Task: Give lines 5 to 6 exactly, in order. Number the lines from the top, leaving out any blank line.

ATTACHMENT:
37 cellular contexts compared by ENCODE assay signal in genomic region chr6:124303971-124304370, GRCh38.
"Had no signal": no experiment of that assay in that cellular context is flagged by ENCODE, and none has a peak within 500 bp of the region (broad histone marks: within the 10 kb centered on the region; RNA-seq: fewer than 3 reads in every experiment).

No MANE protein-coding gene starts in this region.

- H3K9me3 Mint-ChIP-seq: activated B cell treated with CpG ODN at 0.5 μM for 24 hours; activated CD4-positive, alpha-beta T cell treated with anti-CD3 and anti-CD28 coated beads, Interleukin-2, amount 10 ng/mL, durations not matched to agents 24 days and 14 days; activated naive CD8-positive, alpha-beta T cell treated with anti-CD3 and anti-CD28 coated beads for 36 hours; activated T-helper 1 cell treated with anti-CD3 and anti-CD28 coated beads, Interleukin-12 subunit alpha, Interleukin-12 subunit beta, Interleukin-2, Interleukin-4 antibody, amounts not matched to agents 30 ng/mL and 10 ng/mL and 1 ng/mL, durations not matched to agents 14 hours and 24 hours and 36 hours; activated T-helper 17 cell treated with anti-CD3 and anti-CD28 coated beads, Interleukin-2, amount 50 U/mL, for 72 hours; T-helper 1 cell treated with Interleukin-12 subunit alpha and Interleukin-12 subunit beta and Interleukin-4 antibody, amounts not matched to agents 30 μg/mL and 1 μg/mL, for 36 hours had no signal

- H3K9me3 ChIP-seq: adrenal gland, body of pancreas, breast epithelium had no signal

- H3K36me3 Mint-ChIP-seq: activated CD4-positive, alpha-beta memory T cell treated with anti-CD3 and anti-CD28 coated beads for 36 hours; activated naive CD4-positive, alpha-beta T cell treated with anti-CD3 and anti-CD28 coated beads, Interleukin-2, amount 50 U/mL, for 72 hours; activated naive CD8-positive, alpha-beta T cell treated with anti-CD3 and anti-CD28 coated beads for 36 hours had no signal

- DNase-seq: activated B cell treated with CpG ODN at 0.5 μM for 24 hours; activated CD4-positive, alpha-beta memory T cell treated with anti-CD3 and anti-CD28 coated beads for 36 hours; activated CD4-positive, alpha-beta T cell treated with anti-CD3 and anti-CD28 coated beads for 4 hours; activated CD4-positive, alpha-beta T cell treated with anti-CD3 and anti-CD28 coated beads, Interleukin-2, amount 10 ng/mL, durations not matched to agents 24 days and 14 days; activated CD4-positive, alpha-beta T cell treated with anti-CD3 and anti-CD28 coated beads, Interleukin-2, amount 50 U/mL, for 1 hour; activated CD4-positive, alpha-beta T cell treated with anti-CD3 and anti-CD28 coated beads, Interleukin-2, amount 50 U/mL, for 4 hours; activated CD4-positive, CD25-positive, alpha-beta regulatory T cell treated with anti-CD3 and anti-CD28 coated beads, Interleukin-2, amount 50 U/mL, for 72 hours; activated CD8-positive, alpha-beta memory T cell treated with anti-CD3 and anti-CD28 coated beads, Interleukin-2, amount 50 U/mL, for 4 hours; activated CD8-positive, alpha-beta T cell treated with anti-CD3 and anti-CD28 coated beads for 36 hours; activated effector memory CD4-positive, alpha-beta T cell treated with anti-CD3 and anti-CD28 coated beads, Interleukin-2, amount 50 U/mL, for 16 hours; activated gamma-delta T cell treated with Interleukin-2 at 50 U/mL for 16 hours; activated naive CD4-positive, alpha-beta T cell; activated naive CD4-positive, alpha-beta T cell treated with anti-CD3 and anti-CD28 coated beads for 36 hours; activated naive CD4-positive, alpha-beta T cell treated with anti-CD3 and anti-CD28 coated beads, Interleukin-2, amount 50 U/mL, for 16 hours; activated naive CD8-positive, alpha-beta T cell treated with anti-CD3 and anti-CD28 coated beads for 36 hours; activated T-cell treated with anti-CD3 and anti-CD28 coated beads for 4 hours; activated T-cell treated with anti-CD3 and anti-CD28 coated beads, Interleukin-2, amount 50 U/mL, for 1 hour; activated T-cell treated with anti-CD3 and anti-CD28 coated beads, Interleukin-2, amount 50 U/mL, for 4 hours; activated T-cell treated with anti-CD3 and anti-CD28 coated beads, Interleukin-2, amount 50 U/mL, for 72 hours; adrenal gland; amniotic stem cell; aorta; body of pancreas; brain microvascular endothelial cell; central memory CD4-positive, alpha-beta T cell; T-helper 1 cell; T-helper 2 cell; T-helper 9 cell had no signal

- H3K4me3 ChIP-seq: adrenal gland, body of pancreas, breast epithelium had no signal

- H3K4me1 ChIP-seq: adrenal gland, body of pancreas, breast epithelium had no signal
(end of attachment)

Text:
- H3K9me3 ChIP-seq: adrenal gland, body of pancreas, breast epithelium had no signal

- H3K36me3 Mint-ChIP-seq: activated CD4-positive, alpha-beta memory T cell treated with anti-CD3 and anti-CD28 coated beads for 36 hours; activated naive CD4-positive, alpha-beta T cell treated with anti-CD3 and anti-CD28 coated beads, Interleukin-2, amount 50 U/mL, for 72 hours; activated naive CD8-positive, alpha-beta T cell treated with anti-CD3 and anti-CD28 coated beads for 36 hours had no signal